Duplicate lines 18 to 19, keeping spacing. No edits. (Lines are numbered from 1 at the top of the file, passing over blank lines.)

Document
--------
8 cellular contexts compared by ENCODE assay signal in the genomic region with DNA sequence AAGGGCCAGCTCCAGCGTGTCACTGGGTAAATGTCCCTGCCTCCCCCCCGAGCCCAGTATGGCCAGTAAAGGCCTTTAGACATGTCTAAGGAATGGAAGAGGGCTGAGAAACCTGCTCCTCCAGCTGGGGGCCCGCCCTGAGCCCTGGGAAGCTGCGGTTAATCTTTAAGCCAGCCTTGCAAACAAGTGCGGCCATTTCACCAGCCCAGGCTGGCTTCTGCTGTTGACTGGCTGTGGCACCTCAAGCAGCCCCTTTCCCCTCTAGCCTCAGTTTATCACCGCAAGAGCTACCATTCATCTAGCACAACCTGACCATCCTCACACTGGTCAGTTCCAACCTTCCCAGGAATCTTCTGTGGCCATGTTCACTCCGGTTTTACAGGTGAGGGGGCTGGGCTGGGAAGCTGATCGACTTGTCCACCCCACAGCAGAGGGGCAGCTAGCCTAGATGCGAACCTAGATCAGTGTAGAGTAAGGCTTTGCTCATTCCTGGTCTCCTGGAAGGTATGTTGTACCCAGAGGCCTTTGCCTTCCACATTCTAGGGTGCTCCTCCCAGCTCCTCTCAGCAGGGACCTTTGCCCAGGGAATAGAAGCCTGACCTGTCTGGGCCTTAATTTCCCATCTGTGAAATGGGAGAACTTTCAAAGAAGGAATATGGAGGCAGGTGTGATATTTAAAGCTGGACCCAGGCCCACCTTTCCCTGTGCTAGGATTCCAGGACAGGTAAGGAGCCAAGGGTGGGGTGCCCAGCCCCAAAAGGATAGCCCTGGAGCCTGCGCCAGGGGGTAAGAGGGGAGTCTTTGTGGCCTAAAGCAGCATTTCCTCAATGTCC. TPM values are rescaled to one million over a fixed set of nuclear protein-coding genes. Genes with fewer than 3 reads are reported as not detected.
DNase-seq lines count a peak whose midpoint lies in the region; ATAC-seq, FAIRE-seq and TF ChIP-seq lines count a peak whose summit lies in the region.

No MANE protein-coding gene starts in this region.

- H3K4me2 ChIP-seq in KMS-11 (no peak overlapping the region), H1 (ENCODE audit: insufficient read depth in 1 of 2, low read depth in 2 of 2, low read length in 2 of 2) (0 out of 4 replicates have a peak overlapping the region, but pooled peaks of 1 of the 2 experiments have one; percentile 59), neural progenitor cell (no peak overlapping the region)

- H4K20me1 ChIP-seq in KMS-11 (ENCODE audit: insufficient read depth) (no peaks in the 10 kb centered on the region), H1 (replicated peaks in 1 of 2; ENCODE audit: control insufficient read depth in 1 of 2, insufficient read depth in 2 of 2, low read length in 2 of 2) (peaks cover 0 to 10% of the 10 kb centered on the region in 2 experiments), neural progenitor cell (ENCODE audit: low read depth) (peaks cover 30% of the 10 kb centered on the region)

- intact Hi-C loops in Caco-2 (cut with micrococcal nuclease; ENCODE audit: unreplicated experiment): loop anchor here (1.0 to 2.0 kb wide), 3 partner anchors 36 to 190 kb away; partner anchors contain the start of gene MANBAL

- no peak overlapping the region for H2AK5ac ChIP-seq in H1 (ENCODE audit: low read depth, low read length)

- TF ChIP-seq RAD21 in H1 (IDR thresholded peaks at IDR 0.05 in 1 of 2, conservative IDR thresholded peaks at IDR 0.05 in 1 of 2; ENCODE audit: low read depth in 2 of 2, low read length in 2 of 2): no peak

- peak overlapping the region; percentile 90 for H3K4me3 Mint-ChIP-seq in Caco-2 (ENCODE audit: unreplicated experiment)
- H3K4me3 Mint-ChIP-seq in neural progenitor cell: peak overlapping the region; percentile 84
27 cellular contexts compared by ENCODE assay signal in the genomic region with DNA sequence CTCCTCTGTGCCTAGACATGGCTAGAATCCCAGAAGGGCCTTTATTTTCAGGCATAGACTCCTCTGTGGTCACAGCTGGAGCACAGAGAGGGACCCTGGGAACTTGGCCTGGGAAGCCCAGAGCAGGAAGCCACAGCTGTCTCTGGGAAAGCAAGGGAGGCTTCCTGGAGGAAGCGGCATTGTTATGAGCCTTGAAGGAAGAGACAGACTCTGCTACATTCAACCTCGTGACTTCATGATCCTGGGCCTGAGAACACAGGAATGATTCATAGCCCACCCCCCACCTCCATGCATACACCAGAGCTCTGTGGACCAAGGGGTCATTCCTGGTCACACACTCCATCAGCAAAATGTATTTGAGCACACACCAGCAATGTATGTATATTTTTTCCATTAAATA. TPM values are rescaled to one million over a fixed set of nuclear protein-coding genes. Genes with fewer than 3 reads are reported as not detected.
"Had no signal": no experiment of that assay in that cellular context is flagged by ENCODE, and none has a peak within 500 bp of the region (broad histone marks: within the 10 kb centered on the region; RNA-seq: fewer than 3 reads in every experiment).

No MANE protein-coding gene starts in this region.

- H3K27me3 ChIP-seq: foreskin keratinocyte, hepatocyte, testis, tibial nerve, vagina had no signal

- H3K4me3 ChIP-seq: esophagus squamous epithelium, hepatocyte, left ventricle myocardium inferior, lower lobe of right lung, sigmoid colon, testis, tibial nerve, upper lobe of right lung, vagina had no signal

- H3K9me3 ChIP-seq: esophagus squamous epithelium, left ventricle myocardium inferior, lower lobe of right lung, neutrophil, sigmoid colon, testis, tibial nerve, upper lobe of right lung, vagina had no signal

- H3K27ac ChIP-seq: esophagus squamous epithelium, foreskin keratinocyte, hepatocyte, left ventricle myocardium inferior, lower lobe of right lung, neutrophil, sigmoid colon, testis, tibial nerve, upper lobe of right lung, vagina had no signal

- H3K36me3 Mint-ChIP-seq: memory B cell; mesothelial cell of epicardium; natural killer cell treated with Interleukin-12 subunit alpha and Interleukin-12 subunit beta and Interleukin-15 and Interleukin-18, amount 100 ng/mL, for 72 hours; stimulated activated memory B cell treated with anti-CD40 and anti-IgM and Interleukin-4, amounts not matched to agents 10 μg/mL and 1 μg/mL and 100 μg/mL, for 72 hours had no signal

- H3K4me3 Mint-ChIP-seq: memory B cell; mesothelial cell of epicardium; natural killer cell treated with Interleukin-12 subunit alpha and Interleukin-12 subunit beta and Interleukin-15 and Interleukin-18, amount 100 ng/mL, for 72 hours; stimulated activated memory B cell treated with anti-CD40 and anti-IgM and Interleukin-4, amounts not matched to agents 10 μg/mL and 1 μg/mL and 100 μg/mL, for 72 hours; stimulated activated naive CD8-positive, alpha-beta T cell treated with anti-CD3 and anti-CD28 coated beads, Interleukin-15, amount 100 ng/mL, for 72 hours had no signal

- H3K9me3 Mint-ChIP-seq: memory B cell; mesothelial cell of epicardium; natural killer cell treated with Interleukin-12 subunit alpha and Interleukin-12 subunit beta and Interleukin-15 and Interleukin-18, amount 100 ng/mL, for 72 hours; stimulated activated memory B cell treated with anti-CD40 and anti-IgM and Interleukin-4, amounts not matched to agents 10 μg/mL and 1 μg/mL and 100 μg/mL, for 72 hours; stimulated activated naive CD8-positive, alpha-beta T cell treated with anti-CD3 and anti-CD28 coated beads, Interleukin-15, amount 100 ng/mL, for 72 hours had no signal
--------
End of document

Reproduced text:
- H3K36me3 Mint-ChIP-seq: memory B cell; mesothelial cell of epicardium; natural killer cell treated with Interleukin-12 subunit alpha and Interleukin-12 subunit beta and Interleukin-15 and Interleukin-18, amount 100 ng/mL, for 72 hours; stimulated activated memory B cell treated with anti-CD40 and anti-IgM and Interleukin-4, amounts not matched to agents 10 μg/mL and 1 μg/mL and 100 μg/mL, for 72 hours had no signal

- H3K4me3 Mint-ChIP-seq: memory B cell; mesothelial cell of epicardium; natural killer cell treated with Interleukin-12 subunit alpha and Interleukin-12 subunit beta and Interleukin-15 and Interleukin-18, amount 100 ng/mL, for 72 hours; stimulated activated memory B cell treated with anti-CD40 and anti-IgM and Interleukin-4, amounts not matched to agents 10 μg/mL and 1 μg/mL and 100 μg/mL, for 72 hours; stimulated activated naive CD8-positive, alpha-beta T cell treated with anti-CD3 and anti-CD28 coated beads, Interleukin-15, amount 100 ng/mL, for 72 hours had no signal